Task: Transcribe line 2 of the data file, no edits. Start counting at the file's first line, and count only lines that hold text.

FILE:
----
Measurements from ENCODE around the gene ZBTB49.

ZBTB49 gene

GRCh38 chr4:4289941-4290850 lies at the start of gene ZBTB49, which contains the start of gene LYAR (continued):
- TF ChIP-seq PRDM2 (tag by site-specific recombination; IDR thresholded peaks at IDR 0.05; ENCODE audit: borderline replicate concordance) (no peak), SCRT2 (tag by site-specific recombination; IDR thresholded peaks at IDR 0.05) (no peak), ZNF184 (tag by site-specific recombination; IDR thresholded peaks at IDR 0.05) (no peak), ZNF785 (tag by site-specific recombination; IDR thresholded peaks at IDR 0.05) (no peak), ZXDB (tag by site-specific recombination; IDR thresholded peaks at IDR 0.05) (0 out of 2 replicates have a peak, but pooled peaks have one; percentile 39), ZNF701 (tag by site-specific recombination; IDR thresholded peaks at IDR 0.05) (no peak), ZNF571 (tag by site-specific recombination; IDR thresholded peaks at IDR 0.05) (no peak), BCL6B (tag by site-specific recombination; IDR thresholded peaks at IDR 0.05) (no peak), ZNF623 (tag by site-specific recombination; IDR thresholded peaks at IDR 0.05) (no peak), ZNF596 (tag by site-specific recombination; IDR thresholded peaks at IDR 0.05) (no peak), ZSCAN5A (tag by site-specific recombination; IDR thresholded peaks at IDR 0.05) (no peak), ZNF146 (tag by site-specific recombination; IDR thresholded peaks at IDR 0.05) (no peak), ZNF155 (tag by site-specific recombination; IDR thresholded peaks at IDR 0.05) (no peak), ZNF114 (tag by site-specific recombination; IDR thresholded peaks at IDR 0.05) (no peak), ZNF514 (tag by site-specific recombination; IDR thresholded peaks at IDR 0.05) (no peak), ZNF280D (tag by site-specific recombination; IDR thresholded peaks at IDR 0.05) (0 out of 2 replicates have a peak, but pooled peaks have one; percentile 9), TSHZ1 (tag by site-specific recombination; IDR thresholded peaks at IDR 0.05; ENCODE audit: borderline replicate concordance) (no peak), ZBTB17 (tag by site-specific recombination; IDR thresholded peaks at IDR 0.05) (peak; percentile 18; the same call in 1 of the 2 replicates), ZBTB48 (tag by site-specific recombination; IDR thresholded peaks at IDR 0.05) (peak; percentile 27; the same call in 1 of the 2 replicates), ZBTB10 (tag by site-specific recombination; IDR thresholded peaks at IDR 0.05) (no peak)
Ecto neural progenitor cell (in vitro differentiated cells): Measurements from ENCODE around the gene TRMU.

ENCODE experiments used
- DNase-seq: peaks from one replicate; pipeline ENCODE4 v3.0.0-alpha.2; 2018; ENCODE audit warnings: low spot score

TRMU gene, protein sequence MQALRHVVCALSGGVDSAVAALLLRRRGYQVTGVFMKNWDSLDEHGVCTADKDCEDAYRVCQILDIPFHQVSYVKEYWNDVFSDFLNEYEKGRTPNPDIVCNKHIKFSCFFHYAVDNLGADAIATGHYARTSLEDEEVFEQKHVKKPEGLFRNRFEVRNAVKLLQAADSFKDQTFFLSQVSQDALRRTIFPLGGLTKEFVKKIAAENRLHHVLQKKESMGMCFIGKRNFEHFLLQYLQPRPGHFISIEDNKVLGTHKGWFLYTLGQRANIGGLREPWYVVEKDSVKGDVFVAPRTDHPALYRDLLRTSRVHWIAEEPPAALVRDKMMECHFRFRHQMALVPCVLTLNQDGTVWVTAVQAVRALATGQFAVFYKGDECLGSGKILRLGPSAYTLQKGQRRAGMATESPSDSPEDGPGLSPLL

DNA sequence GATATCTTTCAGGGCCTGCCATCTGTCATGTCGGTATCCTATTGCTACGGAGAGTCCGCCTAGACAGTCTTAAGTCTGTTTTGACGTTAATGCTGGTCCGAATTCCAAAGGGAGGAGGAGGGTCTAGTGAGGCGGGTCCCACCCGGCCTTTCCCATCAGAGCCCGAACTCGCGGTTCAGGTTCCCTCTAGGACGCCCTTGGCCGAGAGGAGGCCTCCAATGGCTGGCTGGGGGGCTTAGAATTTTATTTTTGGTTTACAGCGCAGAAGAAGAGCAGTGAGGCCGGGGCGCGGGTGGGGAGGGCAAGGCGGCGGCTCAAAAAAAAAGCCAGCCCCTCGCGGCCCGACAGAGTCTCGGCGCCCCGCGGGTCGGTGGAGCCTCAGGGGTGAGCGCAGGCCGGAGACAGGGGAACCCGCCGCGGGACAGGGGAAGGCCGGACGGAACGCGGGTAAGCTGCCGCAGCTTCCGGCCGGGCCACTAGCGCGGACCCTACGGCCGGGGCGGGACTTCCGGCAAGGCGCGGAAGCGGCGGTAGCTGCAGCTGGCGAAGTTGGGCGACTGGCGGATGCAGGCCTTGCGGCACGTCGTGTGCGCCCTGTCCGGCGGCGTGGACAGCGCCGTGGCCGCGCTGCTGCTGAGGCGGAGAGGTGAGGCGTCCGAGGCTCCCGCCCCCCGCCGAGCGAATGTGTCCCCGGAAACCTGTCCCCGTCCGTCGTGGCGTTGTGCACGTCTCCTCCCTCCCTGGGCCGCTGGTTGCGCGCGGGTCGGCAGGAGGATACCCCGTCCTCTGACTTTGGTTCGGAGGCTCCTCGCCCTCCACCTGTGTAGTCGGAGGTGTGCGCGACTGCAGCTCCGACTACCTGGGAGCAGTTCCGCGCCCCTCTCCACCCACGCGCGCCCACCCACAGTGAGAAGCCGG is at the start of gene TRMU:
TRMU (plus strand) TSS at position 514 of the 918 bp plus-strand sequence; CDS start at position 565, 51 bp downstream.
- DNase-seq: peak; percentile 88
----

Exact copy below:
ZBTB49 gene